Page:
How can beans be a dessert? How could they be sweet? These are the questions my friend Daniella asked me when I tried to convince her she needed to try something with red bean paste. Daniella is of Puerto Rican descent and moved around between Spain, Miami, and Southern California, where she developed in a love for Asian food. But when I tried to convince her to try red bean desserts, she immediately associated red beans with Puerto Rican beans.
Puerto Rican beans are also red but unlike Adzuki beans, they’re usually prepared stewed with spices and vegetables to go with rice…not quite a dessert (but still delicious!). I promised her that red bean paste from Adzuki beans is nothing like Puerto Rican red beans. I told her to think of it like a third bean flavor to chocolate and vanilla because those are both beans too!
Living in the suburbs, I have a tough time finding Asian food and red bean paste is not a mainstream grocery item, so I decided to take a stab at it recently. It’s perfect to make red bean ice cream, mochi, shaved ice, pastries, and more. If you haven’t checked out our red bean ice cream recipe post, here’s your chance!
1 cup of red/adzuki/haricot rouge beans
salt (I used kosher)
2/3 cup of sugar
First, measure out a cup of beans into a bowl the night before you plan on cooking. I chose to use a cup of red beans because I knew I wanted to make a fairly large yield to experiment with and because I live in a house of 6. If you’re making it for just yourself and another, you will have a lot left over.
Next, soak the beans in water overnight. This will soften the beans and making boiling them down much easier. When you first add the water, there will be air bubbles that force the beans to float. I like to poke them so they all become submerged.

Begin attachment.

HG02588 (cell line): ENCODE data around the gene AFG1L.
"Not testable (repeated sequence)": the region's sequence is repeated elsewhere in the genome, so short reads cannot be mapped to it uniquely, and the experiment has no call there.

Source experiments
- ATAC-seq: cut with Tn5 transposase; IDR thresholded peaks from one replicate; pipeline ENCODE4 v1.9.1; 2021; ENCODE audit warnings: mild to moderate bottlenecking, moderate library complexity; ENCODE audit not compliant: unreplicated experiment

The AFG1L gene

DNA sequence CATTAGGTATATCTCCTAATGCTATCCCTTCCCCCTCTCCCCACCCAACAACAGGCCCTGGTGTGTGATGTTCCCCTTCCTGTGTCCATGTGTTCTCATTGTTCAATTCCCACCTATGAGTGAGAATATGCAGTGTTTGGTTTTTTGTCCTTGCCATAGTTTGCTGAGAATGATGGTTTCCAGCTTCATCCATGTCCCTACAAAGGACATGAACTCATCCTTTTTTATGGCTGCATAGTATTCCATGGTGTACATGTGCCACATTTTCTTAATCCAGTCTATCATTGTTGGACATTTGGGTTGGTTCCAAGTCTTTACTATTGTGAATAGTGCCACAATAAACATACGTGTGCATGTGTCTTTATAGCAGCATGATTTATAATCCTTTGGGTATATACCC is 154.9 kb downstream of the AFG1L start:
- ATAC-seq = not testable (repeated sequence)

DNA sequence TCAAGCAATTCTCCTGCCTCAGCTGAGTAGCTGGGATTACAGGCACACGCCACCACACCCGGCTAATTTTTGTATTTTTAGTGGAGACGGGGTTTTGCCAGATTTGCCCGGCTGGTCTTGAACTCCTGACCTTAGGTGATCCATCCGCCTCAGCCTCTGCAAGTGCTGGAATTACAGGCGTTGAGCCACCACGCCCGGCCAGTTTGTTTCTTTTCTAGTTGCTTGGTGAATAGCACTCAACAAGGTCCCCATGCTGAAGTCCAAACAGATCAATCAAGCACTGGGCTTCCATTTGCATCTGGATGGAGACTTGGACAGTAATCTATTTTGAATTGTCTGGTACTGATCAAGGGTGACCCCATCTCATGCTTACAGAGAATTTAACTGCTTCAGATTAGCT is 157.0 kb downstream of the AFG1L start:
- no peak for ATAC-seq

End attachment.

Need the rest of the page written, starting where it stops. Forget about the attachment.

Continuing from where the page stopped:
The next day, take your beans and begin to boil them with around 5 or 6 cups of water. I used 5 cups of water myself, but I have a very powerful stove and had to add extra water later.
After 20 minutes of boiling, add your sugar into the pot and stir.
After 30 minutes, remove a bean to test. Smush the bean between your fingers. If the bean is soft and mashes easily, you can begin to mash your beans while they’re cooking in the pot. If the beans are too firm, continue to cook down for more time. It may take up to 50 minutes until they are ready to be mashed.
When mashing your beans be sure to reduce your stove to low heat. If they’re really soft you can use a rubber spatula. Using the rubber spatula is much easier in a smaller pot than a medium size one that I used. I found that I was leaving too many beans uncrushed so I used a large fork. Be careful not to burn yourself over the boiling pot and stove. Even after working in a restaurant kitchen, I often discover the hard way that my hands aren’t as heat resistant as I thought.
When mashing down the beans, you must decided how viscous you want your bean paste to be. I aimed for a dryer bean paste but I found that after 35 minutes, I needed to add more water to adjust the paste.
After mashing the beans down, add a pinch of salt and fold in. When you’ve achieved the desired consistency, remove from heat and let cool until it can be removed from the pot.
My bean paste resembled refried beans but was drier, which is what I was aiming for! When removed from heat, the paste will solidify more.
Once your red bean paste is cooled, you can now add it to another recipe!